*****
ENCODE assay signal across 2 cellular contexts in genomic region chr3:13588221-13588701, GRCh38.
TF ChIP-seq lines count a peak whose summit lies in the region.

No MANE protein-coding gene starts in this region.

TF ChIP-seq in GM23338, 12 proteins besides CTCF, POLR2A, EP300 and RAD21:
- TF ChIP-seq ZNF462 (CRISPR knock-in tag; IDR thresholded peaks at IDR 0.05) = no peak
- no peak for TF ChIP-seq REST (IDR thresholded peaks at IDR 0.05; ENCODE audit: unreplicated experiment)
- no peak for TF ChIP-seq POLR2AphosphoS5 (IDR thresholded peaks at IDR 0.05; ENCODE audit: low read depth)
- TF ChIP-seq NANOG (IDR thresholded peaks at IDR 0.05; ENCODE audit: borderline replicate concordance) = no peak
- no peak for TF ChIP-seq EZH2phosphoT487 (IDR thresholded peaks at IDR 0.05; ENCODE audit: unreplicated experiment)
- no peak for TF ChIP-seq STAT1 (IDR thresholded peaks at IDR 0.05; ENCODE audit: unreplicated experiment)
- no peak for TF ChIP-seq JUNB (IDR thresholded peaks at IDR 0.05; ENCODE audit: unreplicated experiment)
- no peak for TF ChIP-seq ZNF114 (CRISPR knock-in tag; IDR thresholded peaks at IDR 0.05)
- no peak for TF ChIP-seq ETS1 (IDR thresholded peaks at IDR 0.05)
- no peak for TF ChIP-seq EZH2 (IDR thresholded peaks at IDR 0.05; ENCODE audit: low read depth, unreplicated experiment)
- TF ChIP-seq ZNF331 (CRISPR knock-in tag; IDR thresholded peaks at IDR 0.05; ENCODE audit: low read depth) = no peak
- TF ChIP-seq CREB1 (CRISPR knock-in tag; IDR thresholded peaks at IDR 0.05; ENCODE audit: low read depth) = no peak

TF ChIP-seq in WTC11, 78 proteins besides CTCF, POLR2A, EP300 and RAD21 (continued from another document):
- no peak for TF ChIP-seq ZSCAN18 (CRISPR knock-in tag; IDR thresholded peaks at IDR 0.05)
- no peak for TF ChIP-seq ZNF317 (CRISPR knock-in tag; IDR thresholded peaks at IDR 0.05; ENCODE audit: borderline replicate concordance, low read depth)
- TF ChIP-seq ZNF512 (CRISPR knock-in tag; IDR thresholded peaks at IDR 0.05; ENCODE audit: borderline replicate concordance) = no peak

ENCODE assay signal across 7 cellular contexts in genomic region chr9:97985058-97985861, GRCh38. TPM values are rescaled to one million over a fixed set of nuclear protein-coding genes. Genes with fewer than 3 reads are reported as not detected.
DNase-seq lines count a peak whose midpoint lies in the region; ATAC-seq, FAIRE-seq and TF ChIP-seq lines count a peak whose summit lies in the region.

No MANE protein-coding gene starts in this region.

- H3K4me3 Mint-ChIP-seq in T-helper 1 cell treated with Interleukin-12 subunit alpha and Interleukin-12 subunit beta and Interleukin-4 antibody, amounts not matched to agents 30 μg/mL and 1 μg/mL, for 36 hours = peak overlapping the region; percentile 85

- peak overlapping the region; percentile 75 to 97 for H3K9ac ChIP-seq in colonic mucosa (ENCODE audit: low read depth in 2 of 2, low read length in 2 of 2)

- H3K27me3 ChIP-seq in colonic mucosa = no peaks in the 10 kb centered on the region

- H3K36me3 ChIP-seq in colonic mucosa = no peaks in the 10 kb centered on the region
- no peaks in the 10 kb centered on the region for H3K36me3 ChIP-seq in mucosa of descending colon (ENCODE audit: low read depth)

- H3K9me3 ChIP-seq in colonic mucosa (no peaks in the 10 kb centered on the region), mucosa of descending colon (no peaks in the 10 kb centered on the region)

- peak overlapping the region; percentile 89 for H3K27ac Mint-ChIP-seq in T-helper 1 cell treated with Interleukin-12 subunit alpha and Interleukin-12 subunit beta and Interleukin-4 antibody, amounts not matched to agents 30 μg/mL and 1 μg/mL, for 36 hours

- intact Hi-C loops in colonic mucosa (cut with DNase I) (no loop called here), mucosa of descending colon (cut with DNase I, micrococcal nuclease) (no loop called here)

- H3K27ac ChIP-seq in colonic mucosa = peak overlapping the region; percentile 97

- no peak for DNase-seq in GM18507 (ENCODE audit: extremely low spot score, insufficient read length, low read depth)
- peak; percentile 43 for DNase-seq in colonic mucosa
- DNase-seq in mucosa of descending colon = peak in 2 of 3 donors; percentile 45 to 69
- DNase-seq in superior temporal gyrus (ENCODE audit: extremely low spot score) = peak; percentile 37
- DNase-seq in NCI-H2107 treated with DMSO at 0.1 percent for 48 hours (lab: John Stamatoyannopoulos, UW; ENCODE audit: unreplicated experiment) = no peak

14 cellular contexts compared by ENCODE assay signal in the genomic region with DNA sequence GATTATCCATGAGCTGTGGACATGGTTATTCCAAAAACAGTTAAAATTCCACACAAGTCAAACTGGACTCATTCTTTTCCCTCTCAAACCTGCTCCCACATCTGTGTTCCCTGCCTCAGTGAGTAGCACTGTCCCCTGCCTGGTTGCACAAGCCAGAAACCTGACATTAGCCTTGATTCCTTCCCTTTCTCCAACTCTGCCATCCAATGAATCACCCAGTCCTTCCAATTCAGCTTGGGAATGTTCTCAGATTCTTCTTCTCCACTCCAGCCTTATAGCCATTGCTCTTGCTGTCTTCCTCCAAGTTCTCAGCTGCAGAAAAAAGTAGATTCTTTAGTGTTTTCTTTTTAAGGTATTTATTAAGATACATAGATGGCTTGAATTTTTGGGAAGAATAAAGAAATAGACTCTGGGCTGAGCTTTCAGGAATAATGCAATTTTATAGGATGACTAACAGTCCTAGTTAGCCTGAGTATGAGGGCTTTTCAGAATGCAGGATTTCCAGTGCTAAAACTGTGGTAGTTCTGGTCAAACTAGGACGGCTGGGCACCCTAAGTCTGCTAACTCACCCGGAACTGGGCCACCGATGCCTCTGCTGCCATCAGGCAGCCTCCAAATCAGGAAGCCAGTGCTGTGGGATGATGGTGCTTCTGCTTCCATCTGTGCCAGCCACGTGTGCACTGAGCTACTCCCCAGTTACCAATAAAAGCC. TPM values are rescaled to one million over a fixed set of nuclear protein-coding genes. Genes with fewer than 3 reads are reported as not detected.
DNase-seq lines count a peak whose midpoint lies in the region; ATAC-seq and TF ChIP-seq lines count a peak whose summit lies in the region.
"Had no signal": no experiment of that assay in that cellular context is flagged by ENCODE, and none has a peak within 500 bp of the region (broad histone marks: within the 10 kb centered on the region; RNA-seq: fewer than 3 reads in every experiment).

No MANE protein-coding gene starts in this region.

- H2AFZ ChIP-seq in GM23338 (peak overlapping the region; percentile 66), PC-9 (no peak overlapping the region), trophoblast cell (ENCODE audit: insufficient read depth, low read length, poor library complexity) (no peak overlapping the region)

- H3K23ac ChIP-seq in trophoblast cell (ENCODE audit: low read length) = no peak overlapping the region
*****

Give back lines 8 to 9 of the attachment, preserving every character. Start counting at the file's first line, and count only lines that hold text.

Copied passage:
- TF ChIP-seq NANOG (IDR thresholded peaks at IDR 0.05; ENCODE audit: borderline replicate concordance) = no peak
- no peak for TF ChIP-seq EZH2phosphoT487 (IDR thresholded peaks at IDR 0.05; ENCODE audit: unreplicated experiment)